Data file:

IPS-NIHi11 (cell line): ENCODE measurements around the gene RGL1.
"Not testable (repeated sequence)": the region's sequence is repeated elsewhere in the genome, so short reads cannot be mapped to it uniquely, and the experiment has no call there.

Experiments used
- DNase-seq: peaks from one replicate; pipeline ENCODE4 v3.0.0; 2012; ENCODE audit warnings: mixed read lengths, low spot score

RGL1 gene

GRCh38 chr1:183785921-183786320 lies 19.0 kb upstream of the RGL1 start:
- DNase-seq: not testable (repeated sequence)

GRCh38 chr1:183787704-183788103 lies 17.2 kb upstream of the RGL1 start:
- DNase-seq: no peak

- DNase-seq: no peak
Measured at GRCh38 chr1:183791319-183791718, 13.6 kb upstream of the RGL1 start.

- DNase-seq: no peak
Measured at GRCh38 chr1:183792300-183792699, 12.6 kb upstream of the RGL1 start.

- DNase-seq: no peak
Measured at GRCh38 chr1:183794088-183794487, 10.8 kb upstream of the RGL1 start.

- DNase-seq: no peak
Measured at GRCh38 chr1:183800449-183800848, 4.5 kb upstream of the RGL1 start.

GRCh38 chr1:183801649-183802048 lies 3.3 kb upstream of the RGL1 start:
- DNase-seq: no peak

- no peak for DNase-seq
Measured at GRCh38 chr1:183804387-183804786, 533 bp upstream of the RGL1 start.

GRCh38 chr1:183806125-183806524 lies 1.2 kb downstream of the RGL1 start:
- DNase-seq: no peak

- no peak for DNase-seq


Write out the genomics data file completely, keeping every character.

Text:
IPS-NIHi11 (cell line): ENCODE measurements around the gene RGL1.
"Not testable (repeated sequence)": the region's sequence is repeated elsewhere in the genome, so short reads cannot be mapped to it uniquely, and the experiment has no call there.

Experiments used
- DNase-seq: peaks from one replicate; pipeline ENCODE4 v3.0.0; 2012; ENCODE audit warnings: mixed read lengths, low spot score

RGL1 gene

GRCh38 chr1:183785921-183786320 lies 19.0 kb upstream of the RGL1 start:
- DNase-seq: not testable (repeated sequence)

GRCh38 chr1:183787704-183788103 lies 17.2 kb upstream of the RGL1 start:
- DNase-seq: no peak

- DNase-seq: no peak
Measured at GRCh38 chr1:183791319-183791718, 13.6 kb upstream of the RGL1 start.

- DNase-seq: no peak
Measured at GRCh38 chr1:183792300-183792699, 12.6 kb upstream of the RGL1 start.

- DNase-seq: no peak
Measured at GRCh38 chr1:183794088-183794487, 10.8 kb upstream of the RGL1 start.

- DNase-seq: no peak
Measured at GRCh38 chr1:183800449-183800848, 4.5 kb upstream of the RGL1 start.

GRCh38 chr1:183801649-183802048 lies 3.3 kb upstream of the RGL1 start:
- DNase-seq: no peak

- no peak for DNase-seq
Measured at GRCh38 chr1:183804387-183804786, 533 bp upstream of the RGL1 start.

GRCh38 chr1:183806125-183806524 lies 1.2 kb downstream of the RGL1 start:
- DNase-seq: no peak

- no peak for DNase-seq